Tuesday, December 07, 2010

Holding Graduation In A Church

I've not put a lot of thought into this issue because, to be honest, the thought of holding graduation in a church never really occurred to me. I find my self agreeing with the author of this piece, though, but for somewhat different reasons:

I read this weekend of an attempt by the Americans United for the Separation of Church and State to induce the Cherokee County Board of Education to forgo holding high school graduation ceremonies in a local church. This apparently is not the first time the organization has contacted the Cherokee board. Should the Board not give in to this pressure, a lawsuit could be in the offing...

For the past few election cycles, I have cast my vote in a church, in which no effort has been made to conceal the nature of the building that houses the voting booths. To be sure, I’ve never had to go into the sanctuary to vote; it’s usually the fellowship hall or gym, but I do recall a time or two when election officials have set up shop in the narthex. Had I chosen to, I would have a full view of all the imagery of the sanctuary.

Should Americans United (or the ACLU) have filed suit on my behalf? Should they have sought to force the county to absorb higher costs or greater inconvenience by conducting all voting in public buildings like schools?


Without having spent an inordinate amount of time thinking about it, here's the conclusion I've jumped to: a building is a building. If the owners of the building don't put religious or "outside of reasonable community standards" requirements on the users, what's the problem? For example, if the church insisted that everyone remove their headgear upon entering the building, that would seem not "outside of reasonable community standards" to me; on the other hand, if they asked that men and women remain separated, or asked that people remove their shoes upon entering, or asked that people wear specific types of clothing before entering, such requests would be so far outside the mainstream that the use of the building would be contingent on acknowledging and practicing the religious requirements of the owners, and would be out of bounds.

If the big crucifix behind the altar is too much for some people to stand, put a big curtain up. Same with the iconography in any other religious building. I'm not saying that every little thing must be covered, but major pieces--especially ones that are in the field of view while watching the ceremony at hand--could be a "distraction" and should just be blocked.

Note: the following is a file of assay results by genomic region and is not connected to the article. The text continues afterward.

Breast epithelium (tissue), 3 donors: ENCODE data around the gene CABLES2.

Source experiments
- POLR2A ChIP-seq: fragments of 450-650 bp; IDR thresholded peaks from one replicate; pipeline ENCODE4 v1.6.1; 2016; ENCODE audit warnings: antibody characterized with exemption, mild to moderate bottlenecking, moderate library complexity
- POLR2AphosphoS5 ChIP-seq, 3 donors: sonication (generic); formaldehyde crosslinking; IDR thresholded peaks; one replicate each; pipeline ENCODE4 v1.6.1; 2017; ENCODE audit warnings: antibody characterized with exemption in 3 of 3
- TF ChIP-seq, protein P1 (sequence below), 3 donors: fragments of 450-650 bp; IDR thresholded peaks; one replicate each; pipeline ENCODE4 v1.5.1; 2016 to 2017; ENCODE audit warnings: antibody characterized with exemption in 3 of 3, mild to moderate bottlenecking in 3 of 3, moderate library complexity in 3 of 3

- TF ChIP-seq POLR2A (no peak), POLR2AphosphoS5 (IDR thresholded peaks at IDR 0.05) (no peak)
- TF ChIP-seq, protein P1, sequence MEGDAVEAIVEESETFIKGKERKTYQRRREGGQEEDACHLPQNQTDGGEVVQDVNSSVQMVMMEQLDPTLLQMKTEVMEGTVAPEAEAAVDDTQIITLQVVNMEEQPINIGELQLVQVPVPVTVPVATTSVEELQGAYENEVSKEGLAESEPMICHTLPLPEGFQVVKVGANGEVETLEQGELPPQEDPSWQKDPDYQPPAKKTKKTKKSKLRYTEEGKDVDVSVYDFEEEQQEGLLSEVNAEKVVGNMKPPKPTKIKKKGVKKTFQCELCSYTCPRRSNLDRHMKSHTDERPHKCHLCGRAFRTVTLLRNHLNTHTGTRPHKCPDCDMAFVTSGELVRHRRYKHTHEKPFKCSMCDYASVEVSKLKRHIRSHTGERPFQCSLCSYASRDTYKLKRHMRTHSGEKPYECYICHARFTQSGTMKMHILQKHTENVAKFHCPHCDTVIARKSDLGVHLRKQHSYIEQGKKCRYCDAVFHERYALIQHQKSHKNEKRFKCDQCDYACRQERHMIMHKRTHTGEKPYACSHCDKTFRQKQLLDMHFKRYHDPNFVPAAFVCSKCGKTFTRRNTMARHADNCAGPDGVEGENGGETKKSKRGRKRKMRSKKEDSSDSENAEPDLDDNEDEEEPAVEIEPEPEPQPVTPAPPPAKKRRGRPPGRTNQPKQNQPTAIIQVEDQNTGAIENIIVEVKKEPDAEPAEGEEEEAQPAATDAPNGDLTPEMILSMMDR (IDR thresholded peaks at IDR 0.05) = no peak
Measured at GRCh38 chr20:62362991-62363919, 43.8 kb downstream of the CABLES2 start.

The problem, of course, is that all the words I've used above are subject to interpretation. I guess the devil is in the details.

Get the joke? Sometimes I slay myself.

7 comments:

Anonymous said...

How to interpret this. Imagine if it was a graduation in a Mosque. Then imagine the outrage that would follow from Christians.

Darren said...

Ah, young padawan, did you *not* notice the religious strictures I listed at the end? If a mosque fell afoul of those strictures it *couldn't* be used. Of course I foresaw your argument.

Christians go in mosques all the time, usually as tourists. An added benefit of using a mosque would be that, if I understand the rules correctly, there wouldn't be a lot of religious iconography that would need to be covered.

Probably wouldn't be a lot of benches for the people to sit on, either.

JoeP said...

As an active Christian, I'd welcome the use of a mosque for graduation. As long as no overt attempts at conversion or "come to our house of worship". I'd love to have a reason to enter a mosque in a setting where I didn't feel out of place, or not sure what to do when. Would the Muslim community welcome me???

Anonymous said...

But imagine if school children were expected to attend a mosque to graduate from school. Not as tourists, but as part of their actual graduation from schoo,.

Anonymous said...

In a mosque there would be *NO* religious iconography :-)

-Mark Roulo

Doug said...

If you read the article, you would see that the students are not "attending church" nor would they "attend mosque". They would be holding a ceremony to celebrate the end of their High School Years. Not only that, but attendance at graduation is not mandatory to receive a diploma. How much do you actually remember of your HS Commencement ceremony? Me, about 0.05% - The part where I threw my cap about 2 feet above my head so I could catch it. If it had been in a church or mosque, I would probably remember 0.1%, but wouldn't have been able to throw the cap, I am guessing.

Ellen K said...

In small communities, the local church may be the only large structure in town other than the high school gym. While it wouldn't be right to turn it into a religious services, a building is a building and holding graduation in a church is not a church service. I really wish these cranks would start worrying about real problems in our nation.